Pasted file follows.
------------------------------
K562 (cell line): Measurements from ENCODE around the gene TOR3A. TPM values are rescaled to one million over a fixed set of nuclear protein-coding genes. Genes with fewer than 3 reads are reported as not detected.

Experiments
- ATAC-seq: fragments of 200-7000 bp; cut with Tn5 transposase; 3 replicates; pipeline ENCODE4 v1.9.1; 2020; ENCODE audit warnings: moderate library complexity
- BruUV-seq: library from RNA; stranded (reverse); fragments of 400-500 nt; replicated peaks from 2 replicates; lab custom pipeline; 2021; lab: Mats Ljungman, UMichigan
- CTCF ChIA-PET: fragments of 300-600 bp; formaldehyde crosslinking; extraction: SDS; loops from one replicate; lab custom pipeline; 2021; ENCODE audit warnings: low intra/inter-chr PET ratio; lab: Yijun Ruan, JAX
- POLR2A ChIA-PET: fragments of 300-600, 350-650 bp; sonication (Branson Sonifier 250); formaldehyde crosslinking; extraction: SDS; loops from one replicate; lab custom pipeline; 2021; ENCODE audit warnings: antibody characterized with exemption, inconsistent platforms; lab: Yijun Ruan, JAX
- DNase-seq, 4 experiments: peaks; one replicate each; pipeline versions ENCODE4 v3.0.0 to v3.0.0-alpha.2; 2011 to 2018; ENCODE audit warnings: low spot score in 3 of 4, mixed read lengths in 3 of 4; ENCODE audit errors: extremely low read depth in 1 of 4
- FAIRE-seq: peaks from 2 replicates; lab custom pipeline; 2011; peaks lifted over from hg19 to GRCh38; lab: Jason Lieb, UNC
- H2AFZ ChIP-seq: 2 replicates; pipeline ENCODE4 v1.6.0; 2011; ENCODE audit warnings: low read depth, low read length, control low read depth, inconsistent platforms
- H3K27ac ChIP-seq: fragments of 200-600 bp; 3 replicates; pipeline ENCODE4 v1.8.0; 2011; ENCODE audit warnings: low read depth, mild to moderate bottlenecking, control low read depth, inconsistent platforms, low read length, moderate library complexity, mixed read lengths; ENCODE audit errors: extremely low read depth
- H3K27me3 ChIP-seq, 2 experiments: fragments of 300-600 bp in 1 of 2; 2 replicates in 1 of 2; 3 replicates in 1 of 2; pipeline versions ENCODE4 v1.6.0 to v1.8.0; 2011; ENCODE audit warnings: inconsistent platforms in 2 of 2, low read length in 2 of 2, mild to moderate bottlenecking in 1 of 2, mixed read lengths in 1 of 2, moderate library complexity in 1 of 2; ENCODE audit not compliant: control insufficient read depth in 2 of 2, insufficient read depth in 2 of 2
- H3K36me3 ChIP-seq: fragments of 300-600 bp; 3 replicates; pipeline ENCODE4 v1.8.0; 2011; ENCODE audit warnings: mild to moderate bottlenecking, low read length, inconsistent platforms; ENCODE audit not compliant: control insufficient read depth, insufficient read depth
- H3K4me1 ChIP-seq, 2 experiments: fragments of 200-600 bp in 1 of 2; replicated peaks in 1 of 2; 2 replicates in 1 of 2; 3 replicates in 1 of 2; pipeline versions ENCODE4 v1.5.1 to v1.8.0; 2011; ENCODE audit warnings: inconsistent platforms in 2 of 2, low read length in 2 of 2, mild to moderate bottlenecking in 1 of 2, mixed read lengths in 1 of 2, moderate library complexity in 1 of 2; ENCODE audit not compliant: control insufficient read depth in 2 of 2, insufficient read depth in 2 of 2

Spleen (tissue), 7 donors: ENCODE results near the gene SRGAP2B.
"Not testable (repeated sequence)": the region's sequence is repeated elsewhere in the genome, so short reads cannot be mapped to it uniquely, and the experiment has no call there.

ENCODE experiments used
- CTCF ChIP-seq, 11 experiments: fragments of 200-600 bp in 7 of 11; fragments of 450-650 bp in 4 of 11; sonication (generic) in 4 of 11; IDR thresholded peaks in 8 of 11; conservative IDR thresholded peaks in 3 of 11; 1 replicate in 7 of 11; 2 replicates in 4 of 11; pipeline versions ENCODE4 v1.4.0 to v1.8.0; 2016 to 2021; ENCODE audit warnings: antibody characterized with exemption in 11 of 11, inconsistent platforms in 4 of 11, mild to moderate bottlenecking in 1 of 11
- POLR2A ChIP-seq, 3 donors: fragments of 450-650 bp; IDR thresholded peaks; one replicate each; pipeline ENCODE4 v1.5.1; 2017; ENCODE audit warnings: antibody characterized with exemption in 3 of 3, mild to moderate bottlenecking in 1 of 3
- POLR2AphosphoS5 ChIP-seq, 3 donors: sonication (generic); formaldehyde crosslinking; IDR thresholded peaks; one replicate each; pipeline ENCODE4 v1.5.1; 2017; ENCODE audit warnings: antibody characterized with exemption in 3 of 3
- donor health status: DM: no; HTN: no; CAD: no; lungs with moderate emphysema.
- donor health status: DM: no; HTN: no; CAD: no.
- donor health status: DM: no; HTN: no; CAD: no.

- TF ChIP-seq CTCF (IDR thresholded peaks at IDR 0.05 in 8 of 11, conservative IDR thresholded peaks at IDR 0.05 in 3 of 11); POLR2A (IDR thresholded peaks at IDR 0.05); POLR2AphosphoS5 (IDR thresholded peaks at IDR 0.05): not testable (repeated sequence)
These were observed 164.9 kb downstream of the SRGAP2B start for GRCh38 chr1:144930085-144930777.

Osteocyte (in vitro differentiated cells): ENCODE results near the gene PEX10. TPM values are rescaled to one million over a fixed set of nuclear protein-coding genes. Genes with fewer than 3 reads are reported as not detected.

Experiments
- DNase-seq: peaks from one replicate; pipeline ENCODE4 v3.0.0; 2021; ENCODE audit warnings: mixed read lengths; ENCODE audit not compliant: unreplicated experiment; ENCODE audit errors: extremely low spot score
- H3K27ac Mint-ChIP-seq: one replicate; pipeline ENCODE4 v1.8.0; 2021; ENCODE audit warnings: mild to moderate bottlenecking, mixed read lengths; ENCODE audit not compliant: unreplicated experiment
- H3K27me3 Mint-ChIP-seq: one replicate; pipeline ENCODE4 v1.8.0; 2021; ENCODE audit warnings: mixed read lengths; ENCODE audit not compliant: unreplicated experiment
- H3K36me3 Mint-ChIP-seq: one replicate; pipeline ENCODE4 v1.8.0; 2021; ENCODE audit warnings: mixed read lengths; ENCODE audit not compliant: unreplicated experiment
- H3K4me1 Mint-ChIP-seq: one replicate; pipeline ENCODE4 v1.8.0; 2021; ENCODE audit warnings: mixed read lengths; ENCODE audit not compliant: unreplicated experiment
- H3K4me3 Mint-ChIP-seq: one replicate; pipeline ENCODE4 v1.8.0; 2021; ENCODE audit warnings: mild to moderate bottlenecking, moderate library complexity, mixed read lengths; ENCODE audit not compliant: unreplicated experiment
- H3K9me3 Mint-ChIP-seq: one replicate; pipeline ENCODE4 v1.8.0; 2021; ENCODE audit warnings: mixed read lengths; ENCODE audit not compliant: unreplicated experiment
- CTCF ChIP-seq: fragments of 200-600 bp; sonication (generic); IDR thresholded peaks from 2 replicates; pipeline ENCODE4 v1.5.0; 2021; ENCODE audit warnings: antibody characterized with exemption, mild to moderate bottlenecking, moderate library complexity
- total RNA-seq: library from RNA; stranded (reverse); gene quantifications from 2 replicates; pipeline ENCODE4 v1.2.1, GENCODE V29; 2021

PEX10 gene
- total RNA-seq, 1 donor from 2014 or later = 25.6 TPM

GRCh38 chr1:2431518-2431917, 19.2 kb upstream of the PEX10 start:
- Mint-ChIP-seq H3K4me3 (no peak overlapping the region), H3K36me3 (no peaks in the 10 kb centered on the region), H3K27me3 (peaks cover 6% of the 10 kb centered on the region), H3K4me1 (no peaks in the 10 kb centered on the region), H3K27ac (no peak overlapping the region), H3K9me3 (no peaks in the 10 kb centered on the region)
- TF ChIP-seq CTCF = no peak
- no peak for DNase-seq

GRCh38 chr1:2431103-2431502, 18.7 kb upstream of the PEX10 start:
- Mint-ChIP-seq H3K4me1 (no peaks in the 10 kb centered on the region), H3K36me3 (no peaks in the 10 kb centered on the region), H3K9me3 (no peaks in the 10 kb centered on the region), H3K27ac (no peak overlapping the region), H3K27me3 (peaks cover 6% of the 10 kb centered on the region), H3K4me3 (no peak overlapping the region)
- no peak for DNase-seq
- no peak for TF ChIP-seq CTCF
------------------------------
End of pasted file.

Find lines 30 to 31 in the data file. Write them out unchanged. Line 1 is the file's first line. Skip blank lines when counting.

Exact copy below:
- H3K36me3 Mint-ChIP-seq: one replicate; pipeline ENCODE4 v1.8.0; 2021; ENCODE audit warnings: mixed read lengths; ENCODE audit not compliant: unreplicated experiment
- H3K4me1 Mint-ChIP-seq: one replicate; pipeline ENCODE4 v1.8.0; 2021; ENCODE audit warnings: mixed read lengths; ENCODE audit not compliant: unreplicated experiment